A Methodology for Development of Design Permit Vehicles

Open Access
Author:
Shah, Meet M
Graduate Program:
Civil Engineering
Degree:
Master of Science
Document Type:
Master Thesis
Date of Defense:
November 17, 2016
Committee Members:
  • Jeffrey A. Laman, Thesis Advisor
  • Konstantinos Papakonstantinou, Committee Member
  • Ali M Memari, Committee Member
Keywords:
  • Influence Lines
  • Bridge
  • Bridge Analysis
  • Permit Vehicle
  • Design Live Load
Abstract:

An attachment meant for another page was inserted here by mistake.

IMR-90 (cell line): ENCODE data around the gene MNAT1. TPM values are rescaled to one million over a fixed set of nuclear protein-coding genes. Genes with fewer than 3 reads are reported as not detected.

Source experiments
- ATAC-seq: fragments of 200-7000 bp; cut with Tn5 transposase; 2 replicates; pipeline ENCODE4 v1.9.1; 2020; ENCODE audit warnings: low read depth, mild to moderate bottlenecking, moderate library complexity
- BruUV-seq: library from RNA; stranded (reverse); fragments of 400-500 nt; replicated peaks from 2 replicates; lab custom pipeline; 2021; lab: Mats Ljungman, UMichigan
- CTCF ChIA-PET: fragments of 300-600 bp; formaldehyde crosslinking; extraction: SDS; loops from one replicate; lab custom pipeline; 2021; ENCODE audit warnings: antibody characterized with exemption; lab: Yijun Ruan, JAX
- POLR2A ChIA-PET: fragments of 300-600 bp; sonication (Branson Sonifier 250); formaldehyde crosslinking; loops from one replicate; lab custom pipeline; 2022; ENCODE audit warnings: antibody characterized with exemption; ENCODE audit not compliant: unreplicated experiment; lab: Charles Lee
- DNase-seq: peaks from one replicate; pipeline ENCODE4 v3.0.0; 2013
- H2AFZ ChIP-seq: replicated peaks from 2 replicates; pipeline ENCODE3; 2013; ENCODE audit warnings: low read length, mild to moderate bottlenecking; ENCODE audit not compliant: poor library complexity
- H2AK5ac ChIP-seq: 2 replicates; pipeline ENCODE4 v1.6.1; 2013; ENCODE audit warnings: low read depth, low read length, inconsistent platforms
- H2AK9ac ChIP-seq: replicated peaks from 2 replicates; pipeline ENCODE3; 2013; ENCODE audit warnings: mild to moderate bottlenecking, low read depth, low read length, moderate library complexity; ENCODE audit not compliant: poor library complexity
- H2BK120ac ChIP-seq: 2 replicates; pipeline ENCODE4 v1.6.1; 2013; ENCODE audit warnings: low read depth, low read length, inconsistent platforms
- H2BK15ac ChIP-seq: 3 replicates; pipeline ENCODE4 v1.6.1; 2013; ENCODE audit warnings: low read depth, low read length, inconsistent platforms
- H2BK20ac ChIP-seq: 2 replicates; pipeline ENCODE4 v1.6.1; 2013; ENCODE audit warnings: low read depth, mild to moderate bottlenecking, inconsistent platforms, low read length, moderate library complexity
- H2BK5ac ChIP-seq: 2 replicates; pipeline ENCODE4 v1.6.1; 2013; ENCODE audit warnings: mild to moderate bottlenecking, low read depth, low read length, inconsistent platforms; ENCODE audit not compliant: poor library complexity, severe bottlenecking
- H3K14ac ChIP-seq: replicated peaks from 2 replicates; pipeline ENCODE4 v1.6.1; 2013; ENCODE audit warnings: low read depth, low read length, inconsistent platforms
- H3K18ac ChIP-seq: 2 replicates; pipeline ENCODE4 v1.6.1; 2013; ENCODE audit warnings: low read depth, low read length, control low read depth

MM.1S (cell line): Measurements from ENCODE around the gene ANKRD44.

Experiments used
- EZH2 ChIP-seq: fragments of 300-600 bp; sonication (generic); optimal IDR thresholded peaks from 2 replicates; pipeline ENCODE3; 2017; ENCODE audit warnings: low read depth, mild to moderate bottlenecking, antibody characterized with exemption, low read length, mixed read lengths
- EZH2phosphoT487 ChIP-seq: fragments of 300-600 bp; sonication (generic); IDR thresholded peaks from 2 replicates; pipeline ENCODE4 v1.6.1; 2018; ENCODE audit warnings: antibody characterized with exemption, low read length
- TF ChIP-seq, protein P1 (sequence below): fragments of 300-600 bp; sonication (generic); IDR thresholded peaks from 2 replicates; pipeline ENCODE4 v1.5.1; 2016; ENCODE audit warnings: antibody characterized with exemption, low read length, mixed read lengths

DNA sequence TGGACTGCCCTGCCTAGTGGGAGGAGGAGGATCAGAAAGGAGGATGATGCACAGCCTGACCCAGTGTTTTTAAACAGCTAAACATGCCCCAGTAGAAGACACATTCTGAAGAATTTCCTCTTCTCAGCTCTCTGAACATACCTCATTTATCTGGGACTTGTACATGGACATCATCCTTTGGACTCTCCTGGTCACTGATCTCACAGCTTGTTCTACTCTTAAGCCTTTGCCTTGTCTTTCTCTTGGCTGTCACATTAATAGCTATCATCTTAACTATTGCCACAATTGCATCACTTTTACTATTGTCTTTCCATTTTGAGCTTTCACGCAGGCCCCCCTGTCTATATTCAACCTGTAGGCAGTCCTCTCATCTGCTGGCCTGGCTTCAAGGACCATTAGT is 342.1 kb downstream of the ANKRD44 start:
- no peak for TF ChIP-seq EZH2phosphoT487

This study proposes a methodology for the establishment of a design permit vehicle that will predict loading effects (shear and moment) caused by a population of special hauling permit vehicles, specifically from the heaviest state-issued superload permits. This methodology utilizes databases obtained from the Pennsylvania Department of Transportation and a forecasting of vehicle loads. A fundamental objective of this study was to develop analytical tools to evaluate vehicle data files, both weigh in motion (WIM) and superloads. Primary analytical tools were developed to enable an automated procedure to simulate the passage of large numbers of vehicles, including WIM database vehicles, and permit database vehicles, over several bridge configurations to obtain the maximum moments and shears. The main objective was to construct a permit design vehicle model that envelopes 98% of WIM and superload vehicles. WIM and superload vehicles were processed by characterizing the population by vehicle width, number of axles, axle spacings, axle loads, axle group loads, and gross vehicle weight (GVW). Characterization for a given vehicle class includes averages, standard deviations, 95th percentiles, and maximums. Additionaly, a procedure to forecast the maximum vehicle effects on highway bridge for AASHTO specified design life is proposed. This procedure required processing of the WIM and superload vehicles by modeling individual and group axle weight as Generalized Extreme Value Distribution. A permit design vehicle was developed demonstrating the proposed methodology. Individual axle loads and axle groups were observed to follow the generalized extreme value distribution.